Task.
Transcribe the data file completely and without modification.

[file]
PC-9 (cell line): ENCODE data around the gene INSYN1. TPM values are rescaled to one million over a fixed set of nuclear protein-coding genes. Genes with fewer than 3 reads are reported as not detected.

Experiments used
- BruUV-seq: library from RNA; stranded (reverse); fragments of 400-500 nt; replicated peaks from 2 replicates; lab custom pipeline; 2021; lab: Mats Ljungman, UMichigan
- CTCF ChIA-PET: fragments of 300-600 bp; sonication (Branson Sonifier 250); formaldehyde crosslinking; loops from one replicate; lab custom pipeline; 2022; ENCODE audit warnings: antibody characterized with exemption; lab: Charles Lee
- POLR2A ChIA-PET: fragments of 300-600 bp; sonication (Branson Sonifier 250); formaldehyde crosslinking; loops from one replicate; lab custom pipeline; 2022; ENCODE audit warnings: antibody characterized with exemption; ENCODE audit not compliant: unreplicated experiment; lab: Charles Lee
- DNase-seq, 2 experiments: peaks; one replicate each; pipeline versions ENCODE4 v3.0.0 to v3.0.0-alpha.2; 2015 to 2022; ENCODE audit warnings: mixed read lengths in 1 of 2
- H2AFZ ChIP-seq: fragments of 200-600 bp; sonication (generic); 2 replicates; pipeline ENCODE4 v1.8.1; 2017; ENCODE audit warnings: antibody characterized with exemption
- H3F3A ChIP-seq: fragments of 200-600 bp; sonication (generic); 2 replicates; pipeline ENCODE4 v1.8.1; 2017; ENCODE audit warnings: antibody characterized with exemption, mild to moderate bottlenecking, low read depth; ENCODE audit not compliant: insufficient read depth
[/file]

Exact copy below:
PC-9 (cell line): ENCODE data around the gene INSYN1. TPM values are rescaled to one million over a fixed set of nuclear protein-coding genes. Genes with fewer than 3 reads are reported as not detected.

Experiments used
- BruUV-seq: library from RNA; stranded (reverse); fragments of 400-500 nt; replicated peaks from 2 replicates; lab custom pipeline; 2021; lab: Mats Ljungman, UMichigan
- CTCF ChIA-PET: fragments of 300-600 bp; sonication (Branson Sonifier 250); formaldehyde crosslinking; loops from one replicate; lab custom pipeline; 2022; ENCODE audit warnings: antibody characterized with exemption; lab: Charles Lee
- POLR2A ChIA-PET: fragments of 300-600 bp; sonication (Branson Sonifier 250); formaldehyde crosslinking; loops from one replicate; lab custom pipeline; 2022; ENCODE audit warnings: antibody characterized with exemption; ENCODE audit not compliant: unreplicated experiment; lab: Charles Lee
- DNase-seq, 2 experiments: peaks; one replicate each; pipeline versions ENCODE4 v3.0.0 to v3.0.0-alpha.2; 2015 to 2022; ENCODE audit warnings: mixed read lengths in 1 of 2
- H2AFZ ChIP-seq: fragments of 200-600 bp; sonication (generic); 2 replicates; pipeline ENCODE4 v1.8.1; 2017; ENCODE audit warnings: antibody characterized with exemption
- H3F3A ChIP-seq: fragments of 200-600 bp; sonication (generic); 2 replicates; pipeline ENCODE4 v1.8.1; 2017; ENCODE audit warnings: antibody characterized with exemption, mild to moderate bottlenecking, low read depth; ENCODE audit not compliant: insufficient read depth